Why Your Aviation Emergency Procedures Training is Behind the Eight Ball


None of us like change. That’s why we usually wait until we have no other choice.

Aviation training is at that point. We must change the way it is conceived. We must change the way it is designed. We must change the way it is accomplished. We have no other choice. We are behind the eight ball and the situation doesn’t look good.

For years EPT (Emergency Procedures Training) has centered on meeting IS-BAO standards.  Routinely, pilots have been asked to shoot off the fire extinguisher, locate the emergency exits, don life vests, and practice the use of oxygen masks. For those departments with a hefty budget, inflation of a life raft or simulation of an underwater escape have offered a nice change of pace. These are all necessary procedures to understand and implement. Yet they are not nearly enough. Certainly not in the world in which we live.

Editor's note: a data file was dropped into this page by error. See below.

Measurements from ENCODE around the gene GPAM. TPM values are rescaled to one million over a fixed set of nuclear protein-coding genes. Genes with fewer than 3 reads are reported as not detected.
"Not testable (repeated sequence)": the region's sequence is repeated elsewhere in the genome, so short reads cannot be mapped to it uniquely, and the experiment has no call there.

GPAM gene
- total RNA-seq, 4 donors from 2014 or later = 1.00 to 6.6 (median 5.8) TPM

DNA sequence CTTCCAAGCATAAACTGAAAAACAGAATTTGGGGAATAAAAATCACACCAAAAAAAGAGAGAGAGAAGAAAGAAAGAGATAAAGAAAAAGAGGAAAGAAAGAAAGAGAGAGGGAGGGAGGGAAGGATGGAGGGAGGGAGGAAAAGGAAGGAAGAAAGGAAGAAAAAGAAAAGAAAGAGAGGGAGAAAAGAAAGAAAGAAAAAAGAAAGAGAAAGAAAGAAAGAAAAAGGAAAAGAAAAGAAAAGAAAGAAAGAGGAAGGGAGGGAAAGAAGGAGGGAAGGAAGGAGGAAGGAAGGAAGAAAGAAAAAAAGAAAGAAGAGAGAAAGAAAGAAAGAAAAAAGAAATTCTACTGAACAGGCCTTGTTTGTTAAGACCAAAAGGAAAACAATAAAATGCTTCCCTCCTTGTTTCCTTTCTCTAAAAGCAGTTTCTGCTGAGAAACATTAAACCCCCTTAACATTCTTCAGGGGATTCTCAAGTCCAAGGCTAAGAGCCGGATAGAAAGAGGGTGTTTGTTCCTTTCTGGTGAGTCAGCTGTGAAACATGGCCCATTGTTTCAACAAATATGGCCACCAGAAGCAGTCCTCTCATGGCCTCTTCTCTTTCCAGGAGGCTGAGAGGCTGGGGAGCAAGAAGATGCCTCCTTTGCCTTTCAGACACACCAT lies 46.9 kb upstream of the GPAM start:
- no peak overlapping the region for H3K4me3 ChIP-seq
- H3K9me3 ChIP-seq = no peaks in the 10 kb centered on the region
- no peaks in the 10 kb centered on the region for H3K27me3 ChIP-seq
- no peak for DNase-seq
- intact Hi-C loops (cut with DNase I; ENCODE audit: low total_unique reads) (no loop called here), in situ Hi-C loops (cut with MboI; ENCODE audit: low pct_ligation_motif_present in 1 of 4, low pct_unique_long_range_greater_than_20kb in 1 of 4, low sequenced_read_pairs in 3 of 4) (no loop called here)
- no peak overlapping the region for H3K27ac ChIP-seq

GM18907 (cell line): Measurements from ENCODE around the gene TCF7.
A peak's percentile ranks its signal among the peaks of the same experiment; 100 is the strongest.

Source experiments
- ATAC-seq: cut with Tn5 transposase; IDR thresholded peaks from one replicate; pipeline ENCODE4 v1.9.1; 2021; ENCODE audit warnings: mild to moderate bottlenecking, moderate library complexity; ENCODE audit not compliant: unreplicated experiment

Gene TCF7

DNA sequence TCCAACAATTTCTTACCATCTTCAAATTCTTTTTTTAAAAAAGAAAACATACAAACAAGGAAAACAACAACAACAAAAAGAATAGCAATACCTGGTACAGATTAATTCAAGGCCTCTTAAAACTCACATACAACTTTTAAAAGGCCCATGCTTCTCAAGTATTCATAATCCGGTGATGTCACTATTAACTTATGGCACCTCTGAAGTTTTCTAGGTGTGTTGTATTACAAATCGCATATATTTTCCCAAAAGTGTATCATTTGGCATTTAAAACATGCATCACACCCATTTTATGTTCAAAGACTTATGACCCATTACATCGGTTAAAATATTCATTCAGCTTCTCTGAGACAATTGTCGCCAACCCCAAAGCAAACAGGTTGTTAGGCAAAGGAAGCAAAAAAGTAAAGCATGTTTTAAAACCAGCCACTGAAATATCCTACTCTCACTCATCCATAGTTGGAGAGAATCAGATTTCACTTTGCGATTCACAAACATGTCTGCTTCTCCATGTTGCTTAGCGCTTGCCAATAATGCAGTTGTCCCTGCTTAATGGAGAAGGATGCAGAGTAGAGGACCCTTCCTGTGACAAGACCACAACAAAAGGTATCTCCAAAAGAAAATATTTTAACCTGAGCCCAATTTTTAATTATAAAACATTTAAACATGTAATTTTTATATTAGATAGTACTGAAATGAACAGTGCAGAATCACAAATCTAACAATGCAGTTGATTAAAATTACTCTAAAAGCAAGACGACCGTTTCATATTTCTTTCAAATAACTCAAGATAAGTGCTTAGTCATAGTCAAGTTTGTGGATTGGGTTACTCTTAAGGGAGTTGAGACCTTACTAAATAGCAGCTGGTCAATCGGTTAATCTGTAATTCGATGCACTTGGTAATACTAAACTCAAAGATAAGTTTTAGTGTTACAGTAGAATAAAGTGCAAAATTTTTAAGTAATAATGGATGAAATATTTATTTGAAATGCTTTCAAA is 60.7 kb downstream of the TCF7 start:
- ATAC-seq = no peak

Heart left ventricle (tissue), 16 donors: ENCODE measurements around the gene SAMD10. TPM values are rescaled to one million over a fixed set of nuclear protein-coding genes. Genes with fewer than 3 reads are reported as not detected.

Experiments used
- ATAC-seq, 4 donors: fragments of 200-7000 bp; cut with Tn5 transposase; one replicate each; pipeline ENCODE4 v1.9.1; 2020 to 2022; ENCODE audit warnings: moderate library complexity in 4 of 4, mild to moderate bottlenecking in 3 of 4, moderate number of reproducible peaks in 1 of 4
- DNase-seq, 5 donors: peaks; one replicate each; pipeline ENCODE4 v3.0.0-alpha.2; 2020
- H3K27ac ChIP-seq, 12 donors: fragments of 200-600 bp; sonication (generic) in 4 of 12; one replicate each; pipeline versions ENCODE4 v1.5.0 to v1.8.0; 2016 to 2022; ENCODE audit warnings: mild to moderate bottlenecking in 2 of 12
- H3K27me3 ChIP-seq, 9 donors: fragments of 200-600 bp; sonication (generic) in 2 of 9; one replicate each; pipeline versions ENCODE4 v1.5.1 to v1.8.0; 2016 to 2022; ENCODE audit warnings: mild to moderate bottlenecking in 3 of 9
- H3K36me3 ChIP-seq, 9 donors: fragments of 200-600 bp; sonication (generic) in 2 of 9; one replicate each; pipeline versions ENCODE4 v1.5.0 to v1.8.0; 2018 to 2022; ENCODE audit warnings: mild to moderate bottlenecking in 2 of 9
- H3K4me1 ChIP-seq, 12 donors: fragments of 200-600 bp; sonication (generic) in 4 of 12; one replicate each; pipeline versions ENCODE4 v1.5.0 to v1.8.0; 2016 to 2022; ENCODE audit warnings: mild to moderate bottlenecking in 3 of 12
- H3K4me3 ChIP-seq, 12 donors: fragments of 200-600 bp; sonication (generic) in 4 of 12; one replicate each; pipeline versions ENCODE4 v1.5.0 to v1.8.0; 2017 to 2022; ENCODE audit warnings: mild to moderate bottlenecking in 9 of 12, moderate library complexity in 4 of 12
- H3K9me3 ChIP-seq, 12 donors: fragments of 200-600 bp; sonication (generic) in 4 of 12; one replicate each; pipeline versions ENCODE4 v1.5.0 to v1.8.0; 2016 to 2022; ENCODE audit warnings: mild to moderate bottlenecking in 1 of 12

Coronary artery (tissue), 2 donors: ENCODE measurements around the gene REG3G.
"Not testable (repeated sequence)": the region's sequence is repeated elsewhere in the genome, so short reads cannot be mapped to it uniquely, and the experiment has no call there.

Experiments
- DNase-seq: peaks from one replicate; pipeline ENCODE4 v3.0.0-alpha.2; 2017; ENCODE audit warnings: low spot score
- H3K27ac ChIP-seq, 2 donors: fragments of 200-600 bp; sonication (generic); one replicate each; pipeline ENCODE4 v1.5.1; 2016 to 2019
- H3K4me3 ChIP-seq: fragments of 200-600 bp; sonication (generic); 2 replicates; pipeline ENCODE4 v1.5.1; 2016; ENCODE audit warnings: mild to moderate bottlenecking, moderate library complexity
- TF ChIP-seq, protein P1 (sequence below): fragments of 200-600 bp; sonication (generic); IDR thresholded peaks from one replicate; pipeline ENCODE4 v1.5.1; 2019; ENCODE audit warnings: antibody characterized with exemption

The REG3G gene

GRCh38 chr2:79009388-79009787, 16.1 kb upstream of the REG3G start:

We need to train on more than the minimum standards

Recently an active shooter opened fire in an airport terminal in Florida. The risk of a disgruntled or recently terminated employee becoming an active shooter on the corporate aircraft, the hanger, or the FBO exists. Is our EPT covering that subject? Do we each have procedures in place to mitigate that risk?